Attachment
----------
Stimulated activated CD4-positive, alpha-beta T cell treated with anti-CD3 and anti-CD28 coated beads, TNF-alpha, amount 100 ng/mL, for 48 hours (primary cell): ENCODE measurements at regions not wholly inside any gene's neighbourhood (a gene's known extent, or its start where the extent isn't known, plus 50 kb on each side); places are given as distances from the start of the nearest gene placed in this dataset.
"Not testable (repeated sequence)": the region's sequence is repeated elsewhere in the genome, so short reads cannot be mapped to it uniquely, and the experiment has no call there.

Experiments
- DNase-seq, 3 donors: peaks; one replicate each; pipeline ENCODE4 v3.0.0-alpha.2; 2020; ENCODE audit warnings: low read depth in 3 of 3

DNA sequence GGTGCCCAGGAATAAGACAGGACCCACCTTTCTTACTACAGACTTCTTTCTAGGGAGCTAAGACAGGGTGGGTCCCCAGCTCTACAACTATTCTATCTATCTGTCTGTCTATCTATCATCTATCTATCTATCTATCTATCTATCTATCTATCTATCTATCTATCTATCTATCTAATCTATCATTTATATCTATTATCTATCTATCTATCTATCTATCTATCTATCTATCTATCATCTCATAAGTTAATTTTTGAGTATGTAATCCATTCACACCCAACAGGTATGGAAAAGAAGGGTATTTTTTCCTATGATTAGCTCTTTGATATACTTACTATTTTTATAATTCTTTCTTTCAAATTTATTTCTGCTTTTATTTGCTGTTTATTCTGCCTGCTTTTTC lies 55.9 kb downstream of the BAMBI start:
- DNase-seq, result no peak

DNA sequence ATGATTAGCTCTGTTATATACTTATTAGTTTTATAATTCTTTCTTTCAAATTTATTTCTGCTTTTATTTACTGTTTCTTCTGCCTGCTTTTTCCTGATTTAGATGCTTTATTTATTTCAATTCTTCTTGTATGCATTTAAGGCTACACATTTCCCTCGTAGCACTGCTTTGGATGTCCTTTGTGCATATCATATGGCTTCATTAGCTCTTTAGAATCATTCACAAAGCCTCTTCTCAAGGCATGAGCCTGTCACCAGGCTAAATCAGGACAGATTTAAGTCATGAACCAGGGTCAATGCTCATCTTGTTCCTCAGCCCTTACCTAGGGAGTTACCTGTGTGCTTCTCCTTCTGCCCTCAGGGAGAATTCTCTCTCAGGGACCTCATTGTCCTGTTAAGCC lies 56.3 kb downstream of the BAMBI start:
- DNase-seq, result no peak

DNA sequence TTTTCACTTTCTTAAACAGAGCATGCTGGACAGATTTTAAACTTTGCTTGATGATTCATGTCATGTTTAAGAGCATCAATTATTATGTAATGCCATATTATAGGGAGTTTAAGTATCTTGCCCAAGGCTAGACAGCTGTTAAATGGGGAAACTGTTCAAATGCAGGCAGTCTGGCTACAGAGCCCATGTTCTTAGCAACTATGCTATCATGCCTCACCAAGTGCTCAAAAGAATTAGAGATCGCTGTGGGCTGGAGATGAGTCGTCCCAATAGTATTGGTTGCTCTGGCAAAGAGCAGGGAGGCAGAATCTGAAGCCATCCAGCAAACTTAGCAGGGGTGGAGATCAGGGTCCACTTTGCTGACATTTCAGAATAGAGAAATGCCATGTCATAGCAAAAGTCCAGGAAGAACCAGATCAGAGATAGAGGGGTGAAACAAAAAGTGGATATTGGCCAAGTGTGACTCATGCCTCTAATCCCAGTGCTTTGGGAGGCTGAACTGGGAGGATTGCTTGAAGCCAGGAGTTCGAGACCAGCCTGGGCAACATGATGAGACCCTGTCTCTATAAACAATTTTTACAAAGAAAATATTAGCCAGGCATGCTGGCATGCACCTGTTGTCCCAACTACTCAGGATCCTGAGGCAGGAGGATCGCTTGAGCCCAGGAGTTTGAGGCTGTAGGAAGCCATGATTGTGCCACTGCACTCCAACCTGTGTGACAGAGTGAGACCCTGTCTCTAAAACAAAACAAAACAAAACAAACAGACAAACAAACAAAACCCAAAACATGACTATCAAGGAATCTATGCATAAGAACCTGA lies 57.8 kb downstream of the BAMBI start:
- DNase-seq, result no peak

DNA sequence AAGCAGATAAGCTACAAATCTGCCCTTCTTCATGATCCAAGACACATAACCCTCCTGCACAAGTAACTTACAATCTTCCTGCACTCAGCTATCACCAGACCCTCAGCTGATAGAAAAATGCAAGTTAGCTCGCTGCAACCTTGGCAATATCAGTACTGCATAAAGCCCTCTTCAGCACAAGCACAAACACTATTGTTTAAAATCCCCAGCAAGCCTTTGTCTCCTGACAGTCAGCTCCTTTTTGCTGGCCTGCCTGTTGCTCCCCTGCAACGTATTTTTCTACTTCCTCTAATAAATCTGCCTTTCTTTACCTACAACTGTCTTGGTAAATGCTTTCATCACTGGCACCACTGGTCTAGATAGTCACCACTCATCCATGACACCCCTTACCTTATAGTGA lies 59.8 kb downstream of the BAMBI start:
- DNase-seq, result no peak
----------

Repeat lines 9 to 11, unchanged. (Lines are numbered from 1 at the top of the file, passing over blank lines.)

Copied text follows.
DNA sequence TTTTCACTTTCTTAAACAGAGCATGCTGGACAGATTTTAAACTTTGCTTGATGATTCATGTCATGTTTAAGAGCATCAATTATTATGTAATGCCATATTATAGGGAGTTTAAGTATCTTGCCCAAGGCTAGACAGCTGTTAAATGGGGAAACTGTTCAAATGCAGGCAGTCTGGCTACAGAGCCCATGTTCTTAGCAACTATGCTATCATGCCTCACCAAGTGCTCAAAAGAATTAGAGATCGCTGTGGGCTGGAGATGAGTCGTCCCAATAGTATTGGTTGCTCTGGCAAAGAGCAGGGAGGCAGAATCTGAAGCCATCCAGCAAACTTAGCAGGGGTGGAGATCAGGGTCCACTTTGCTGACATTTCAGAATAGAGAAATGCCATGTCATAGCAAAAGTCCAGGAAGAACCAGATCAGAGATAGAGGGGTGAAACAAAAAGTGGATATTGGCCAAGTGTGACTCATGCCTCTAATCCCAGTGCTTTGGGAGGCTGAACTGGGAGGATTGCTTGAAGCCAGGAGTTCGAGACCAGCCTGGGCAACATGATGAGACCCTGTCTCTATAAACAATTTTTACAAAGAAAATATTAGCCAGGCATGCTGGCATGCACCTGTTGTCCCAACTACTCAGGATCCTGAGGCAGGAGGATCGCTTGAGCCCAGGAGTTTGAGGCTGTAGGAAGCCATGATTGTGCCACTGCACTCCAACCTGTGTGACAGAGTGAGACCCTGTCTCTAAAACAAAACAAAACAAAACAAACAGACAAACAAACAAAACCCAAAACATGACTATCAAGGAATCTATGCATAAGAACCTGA lies 57.8 kb downstream of the BAMBI start:
- DNase-seq, result no peak

DNA sequence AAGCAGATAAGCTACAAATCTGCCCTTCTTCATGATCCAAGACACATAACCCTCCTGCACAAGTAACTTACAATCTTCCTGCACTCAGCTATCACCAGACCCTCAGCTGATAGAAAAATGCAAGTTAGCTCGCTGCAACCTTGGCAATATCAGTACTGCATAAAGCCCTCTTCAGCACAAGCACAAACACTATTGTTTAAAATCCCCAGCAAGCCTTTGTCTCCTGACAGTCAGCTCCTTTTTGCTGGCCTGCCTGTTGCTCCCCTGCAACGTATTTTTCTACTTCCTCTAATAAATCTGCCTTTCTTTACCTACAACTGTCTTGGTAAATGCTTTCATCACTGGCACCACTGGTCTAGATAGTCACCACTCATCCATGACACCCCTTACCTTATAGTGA lies 59.8 kb downstream of the BAMBI start: